The beginning of Bossypants really flew by for me. Wasn’t it hard to put down after reading “Young Men’s Christian Association”? I am loving the book so far, particularly because Tina’s voice sounds like a close friend telling me about her day. (Seriously, I have friends just like her.)
Let’s dive in.
I love the title “All Girls Must Be Everything.” Don’t you feel like that sometimes? The way Tina lists out all possible deficiencies really cracks me up. There are just so many possibilities! How are we supposed to overcome every potential defect in the world?
I think Tina would tell us to celebrate them instead. They certainly build character. At least, that’s what I think now.
When I was younger, growing up in Florida, to correct a “deficiency” I used to fake-bake a few times a week to get that sun-kissed glow my friends had. I’m happy being in NYC where I can be as pale as I want, and it’s totally acceptable to look like this! (What beauty and fashion trends have you tried that flopped? Has anyone tried the new eyelash extension craze? Do tell.)
On to “Delaware County Summer Showtime”:
I thought Brendan’s party was really interesting, how he combined all different groups of friends, looking to find some common ground. What do you do when you’re hosting a get-together with people from different areas of your life? I’m loving those Table Topics cards, especially when I’m trying to bridge the gap between my work friends, life friends, boyfriend’s friends, and everyone in between! The Table Topics can really spark up a funny conversation.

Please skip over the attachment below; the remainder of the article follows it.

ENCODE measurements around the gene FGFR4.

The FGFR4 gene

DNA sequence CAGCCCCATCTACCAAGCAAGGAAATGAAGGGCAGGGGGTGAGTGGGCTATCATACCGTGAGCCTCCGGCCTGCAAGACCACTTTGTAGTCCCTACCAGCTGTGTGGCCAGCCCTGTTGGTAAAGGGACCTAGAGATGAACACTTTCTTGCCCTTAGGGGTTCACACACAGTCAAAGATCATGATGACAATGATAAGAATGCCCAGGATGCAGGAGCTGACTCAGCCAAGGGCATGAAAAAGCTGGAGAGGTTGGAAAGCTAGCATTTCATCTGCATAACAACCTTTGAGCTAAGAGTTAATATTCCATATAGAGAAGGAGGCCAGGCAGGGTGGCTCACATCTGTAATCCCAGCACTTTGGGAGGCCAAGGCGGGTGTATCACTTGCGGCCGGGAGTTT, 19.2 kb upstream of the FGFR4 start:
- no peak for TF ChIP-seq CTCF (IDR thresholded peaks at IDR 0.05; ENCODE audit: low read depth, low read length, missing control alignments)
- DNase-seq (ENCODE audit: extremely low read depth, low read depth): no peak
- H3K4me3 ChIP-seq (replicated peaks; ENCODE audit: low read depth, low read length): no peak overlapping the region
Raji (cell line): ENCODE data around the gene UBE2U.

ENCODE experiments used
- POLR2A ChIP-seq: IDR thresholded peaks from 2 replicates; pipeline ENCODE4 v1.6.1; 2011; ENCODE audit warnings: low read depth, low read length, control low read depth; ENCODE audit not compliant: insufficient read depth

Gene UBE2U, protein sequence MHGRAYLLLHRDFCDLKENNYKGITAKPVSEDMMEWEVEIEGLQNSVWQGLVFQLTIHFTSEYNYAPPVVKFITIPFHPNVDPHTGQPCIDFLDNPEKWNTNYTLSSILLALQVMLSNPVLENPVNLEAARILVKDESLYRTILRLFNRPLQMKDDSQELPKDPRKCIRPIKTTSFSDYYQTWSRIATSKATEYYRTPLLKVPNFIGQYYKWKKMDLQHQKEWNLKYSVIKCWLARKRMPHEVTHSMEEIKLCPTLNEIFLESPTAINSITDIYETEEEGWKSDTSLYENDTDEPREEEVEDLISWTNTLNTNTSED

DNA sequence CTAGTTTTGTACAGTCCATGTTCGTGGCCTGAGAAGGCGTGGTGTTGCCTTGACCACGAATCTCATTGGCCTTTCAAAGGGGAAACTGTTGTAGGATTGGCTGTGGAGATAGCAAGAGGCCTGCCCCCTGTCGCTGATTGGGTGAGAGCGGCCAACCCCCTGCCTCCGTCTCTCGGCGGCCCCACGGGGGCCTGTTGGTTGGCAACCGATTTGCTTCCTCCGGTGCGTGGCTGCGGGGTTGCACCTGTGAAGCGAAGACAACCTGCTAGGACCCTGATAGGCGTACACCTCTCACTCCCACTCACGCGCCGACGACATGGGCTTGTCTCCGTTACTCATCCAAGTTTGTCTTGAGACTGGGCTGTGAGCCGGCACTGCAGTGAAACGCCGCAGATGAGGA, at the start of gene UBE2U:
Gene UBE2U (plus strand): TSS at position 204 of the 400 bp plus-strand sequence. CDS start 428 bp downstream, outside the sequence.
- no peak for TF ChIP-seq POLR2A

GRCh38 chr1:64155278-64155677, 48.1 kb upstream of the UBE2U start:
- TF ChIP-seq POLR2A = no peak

I was surprised to find some gaping truths beneath the funny, and often sarcastic, tone of these first few chapters. The concept of girl-on-girl sabotage really struck me—from when Tina outcasts a young dancer who stole her boyfriend to when she goes behind Donna’s back to steal her desk job. I was surprised to see Tina cross Donna, considering the main thing she learned in that job was “how to be a considerate coworker.”
What do you think of the idea that women undermine other women? Have you been following the Samantha Brick “Women Hate Me Because I’m Beautiful” debacle? Brick says that “insecure female bosses” have barred her from progressing at work due to her appearance. Do you think women actually do that, and what’s your take on the idea that good looks are an attribute or deterrent to professional progress? I definitely agree that the way a women dresses can progress or impede her career path, depending on what she wears. But I’m not so sure that good looks an executive make.
Have you experienced girl-on-girl sabotage in your workplace? As more and more women take on upper management and leadership positions, I hope we will be the type of Bossypants who foster a little friendly competition but draw a clear line as to where that competition must end.
I hope you are enjoying Bossypants as much as I am! I look forward to next week’s discussion: “The Windy City Full of Meat” through “Amazing, Gorgeous, Not Like That.”